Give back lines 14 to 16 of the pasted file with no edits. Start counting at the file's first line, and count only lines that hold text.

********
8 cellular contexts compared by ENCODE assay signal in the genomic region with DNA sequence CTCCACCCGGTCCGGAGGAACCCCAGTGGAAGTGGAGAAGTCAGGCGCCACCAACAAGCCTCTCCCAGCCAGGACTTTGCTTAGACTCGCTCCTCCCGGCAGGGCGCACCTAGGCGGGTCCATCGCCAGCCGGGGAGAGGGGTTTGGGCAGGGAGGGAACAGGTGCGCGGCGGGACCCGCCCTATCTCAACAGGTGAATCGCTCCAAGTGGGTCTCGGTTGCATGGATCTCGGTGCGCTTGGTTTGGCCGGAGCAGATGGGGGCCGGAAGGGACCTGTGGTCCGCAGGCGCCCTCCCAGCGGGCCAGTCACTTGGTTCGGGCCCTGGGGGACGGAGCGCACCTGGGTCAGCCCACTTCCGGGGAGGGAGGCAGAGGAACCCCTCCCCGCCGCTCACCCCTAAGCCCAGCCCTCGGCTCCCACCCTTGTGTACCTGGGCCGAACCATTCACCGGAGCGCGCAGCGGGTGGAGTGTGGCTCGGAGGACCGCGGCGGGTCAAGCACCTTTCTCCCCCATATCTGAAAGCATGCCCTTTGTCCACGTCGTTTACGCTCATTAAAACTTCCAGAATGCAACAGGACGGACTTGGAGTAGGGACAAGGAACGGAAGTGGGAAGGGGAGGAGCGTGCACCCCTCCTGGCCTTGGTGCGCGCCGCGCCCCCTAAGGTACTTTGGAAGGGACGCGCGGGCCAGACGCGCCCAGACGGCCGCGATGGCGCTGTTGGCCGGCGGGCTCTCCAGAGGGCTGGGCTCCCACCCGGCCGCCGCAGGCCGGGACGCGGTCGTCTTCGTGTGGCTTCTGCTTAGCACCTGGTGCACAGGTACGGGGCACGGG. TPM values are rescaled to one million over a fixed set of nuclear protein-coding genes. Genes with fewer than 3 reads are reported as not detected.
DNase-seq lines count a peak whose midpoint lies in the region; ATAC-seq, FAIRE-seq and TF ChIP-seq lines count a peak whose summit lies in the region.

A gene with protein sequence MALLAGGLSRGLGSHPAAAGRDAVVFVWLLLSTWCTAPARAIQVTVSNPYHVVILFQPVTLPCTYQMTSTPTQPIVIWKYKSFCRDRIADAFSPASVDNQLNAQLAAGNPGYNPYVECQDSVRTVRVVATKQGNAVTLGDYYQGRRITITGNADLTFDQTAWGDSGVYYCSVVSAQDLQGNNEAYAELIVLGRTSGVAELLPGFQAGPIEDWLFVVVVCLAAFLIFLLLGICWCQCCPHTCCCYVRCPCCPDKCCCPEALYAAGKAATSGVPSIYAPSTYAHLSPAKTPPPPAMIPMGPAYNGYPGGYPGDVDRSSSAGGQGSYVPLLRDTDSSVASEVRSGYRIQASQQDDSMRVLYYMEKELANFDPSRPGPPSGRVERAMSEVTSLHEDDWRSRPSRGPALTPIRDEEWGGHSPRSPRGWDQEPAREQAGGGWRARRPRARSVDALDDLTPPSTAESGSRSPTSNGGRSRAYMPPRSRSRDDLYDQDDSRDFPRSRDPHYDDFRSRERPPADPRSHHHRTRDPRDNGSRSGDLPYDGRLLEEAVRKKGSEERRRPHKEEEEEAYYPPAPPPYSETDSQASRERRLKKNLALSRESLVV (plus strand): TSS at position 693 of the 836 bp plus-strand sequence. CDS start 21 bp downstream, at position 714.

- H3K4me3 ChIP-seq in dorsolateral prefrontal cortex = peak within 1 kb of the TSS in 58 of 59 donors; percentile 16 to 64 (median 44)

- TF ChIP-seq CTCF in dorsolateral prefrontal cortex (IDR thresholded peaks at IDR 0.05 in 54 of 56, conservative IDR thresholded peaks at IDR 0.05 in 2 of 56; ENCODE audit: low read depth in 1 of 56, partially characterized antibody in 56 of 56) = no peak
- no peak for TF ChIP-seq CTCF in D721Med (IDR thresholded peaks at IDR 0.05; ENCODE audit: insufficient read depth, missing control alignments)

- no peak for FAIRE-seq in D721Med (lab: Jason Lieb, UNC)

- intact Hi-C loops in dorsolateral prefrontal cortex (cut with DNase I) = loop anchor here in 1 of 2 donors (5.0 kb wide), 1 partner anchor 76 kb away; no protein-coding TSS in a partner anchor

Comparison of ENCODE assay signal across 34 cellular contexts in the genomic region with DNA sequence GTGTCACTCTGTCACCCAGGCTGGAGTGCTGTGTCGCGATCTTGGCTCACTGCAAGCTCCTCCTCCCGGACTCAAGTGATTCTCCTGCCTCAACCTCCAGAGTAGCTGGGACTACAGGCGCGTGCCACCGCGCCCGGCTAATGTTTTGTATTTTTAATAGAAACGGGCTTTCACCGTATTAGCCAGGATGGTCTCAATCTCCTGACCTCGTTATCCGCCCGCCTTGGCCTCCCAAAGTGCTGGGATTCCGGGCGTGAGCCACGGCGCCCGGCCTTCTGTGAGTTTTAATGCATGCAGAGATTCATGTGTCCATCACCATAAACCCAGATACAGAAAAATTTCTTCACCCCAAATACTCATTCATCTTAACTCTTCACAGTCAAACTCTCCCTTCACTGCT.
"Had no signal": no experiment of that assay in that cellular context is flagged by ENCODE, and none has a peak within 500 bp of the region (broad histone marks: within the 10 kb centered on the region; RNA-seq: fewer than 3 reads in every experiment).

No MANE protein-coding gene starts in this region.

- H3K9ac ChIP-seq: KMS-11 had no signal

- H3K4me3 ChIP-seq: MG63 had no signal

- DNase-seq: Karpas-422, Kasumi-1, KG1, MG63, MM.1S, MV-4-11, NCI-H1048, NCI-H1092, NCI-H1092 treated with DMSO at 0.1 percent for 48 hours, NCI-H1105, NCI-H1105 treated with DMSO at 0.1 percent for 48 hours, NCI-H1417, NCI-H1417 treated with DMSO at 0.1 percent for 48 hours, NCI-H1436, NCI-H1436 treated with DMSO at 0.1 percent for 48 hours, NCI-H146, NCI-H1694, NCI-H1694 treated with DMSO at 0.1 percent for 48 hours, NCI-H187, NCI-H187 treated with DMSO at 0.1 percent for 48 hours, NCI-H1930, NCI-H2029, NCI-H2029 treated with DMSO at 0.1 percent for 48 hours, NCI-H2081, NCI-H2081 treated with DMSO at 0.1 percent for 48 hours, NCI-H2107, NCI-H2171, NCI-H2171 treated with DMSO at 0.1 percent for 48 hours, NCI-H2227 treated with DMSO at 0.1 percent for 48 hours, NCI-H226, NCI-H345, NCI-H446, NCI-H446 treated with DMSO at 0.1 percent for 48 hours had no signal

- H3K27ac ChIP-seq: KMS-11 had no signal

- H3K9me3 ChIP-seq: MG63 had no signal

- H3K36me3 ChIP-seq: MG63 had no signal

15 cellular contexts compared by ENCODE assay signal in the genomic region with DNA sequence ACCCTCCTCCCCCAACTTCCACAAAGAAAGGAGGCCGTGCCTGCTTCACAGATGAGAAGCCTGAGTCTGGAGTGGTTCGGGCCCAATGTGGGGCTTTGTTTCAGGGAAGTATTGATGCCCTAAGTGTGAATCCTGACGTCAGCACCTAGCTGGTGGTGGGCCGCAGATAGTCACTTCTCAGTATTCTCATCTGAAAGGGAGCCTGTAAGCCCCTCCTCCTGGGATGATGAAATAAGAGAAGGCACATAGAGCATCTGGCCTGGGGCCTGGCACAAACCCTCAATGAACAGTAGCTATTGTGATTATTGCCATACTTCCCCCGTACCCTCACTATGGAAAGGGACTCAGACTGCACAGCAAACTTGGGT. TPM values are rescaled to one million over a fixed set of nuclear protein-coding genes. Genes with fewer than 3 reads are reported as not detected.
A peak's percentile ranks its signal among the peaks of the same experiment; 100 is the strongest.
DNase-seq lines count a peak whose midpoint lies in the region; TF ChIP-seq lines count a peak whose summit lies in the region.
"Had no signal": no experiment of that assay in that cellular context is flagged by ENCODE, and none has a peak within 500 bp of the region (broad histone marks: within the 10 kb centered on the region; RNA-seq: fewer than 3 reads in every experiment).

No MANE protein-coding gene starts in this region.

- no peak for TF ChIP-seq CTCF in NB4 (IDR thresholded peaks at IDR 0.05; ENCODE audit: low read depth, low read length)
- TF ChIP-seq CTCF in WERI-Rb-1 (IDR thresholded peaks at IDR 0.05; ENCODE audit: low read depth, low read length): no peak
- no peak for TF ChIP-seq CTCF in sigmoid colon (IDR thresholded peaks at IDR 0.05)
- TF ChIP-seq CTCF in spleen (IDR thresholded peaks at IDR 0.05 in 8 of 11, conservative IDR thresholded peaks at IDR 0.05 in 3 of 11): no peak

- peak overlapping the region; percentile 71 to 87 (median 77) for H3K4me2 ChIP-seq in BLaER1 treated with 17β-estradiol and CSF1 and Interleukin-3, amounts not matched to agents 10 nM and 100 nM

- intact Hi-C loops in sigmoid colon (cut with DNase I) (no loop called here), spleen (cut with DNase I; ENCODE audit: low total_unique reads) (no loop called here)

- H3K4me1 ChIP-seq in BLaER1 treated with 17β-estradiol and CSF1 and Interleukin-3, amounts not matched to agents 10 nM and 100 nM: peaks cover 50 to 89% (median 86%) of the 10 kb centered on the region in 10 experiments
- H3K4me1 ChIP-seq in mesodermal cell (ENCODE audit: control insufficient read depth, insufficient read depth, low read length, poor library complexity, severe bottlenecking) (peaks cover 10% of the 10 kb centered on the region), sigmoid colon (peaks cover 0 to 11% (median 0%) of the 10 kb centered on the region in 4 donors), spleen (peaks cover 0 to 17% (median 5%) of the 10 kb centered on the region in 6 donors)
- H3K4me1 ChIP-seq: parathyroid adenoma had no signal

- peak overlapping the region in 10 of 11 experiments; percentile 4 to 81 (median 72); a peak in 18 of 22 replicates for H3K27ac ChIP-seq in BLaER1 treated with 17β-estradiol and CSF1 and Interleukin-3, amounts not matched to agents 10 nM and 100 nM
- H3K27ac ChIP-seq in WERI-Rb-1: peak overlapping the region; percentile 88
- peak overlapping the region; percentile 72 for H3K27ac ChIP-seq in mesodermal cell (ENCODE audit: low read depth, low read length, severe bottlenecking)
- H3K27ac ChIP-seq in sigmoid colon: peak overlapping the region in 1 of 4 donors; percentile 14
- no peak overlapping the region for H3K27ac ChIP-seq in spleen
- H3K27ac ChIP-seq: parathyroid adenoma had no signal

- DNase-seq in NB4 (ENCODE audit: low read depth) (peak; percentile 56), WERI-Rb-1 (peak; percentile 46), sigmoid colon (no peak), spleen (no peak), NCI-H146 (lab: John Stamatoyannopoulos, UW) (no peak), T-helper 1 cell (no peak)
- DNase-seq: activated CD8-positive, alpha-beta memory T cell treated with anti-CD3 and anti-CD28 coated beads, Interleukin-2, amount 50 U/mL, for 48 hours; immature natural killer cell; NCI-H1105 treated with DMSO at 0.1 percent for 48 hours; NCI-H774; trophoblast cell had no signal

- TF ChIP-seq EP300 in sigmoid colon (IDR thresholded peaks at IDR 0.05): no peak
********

- DNase-seq: Karpas-422, Kasumi-1, KG1, MG63, MM.1S, MV-4-11, NCI-H1048, NCI-H1092, NCI-H1092 treated with DMSO at 0.1 percent for 48 hours, NCI-H1105, NCI-H1105 treated with DMSO at 0.1 percent for 48 hours, NCI-H1417, NCI-H1417 treated with DMSO at 0.1 percent for 48 hours, NCI-H1436, NCI-H1436 treated with DMSO at 0.1 percent for 48 hours, NCI-H146, NCI-H1694, NCI-H1694 treated with DMSO at 0.1 percent for 48 hours, NCI-H187, NCI-H187 treated with DMSO at 0.1 percent for 48 hours, NCI-H1930, NCI-H2029, NCI-H2029 treated with DMSO at 0.1 percent for 48 hours, NCI-H2081, NCI-H2081 treated with DMSO at 0.1 percent for 48 hours, NCI-H2107, NCI-H2171, NCI-H2171 treated with DMSO at 0.1 percent for 48 hours, NCI-H2227 treated with DMSO at 0.1 percent for 48 hours, NCI-H226, NCI-H345, NCI-H446, NCI-H446 treated with DMSO at 0.1 percent for 48 hours had no signal

- H3K27ac ChIP-seq: KMS-11 had no signal

- H3K9me3 ChIP-seq: MG63 had no signal